To better manage the challenges that are occurring in India, one must acknowledge the interaction between the urban and the rural constructs. This new territorial reality should be addressed in public policies, as national and local governments play a pivotal role in shaping these change processes and ensuring that future perspectives for (rural) populations are created.

The effect of the urbanisation trends must be handled as a supra-local interest as cities can have on the one hand a positive impact on the rural areas and their development but can aggravate land use conflicts, too. To address this, regional plans are one tool and on an appropriate scale to manage the side effects of the current development.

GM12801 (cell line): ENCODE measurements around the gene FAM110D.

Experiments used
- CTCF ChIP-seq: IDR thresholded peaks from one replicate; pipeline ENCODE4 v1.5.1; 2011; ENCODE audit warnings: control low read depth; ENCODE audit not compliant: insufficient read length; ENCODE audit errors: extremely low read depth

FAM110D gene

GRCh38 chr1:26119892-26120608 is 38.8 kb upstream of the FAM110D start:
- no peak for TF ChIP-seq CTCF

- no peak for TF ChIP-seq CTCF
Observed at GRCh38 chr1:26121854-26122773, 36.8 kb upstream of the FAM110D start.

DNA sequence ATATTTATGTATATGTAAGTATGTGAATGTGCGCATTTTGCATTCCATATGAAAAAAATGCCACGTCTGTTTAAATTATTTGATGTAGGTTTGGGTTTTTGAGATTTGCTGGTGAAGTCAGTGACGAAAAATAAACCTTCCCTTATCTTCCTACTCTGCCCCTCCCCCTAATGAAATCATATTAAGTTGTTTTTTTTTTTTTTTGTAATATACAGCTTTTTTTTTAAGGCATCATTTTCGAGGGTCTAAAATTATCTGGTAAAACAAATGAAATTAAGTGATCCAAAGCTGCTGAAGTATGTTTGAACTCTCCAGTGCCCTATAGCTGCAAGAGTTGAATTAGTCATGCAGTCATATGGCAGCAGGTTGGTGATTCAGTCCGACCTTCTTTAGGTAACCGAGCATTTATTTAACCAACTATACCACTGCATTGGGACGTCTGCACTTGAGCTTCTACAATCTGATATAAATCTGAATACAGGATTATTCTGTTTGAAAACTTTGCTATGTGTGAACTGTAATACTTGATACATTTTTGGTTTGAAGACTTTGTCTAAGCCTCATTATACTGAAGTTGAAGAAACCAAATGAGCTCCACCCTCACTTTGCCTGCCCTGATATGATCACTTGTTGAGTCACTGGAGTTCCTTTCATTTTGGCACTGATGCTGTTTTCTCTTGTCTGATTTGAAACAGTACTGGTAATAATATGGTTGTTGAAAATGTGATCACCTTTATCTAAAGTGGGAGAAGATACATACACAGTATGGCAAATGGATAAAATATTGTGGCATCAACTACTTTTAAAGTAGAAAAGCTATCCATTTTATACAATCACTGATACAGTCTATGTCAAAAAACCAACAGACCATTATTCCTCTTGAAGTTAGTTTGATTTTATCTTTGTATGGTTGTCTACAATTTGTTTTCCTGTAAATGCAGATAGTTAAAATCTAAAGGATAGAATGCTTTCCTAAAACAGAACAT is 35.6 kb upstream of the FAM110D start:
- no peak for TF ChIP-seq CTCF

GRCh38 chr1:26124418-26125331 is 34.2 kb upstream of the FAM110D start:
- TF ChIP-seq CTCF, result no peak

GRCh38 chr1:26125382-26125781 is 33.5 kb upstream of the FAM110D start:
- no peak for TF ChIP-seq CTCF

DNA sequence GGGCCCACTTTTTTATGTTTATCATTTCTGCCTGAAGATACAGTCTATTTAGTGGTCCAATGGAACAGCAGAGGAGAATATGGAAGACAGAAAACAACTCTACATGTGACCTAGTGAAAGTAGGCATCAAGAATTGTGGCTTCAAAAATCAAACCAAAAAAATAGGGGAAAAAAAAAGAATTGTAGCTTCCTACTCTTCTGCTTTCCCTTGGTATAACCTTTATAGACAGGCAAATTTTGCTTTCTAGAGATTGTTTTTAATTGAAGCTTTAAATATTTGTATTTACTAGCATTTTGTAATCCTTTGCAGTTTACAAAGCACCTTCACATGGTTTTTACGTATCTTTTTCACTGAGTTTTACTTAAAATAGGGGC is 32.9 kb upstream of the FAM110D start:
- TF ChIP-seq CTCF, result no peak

The regional planning approach is not new. In India, it has been applied mostly in Metropolitan Regions such as Delhi and Mumbai. Also, a few states, such as Kerala and Goa, have implemented regional plans at district level, including both urban and rural areas.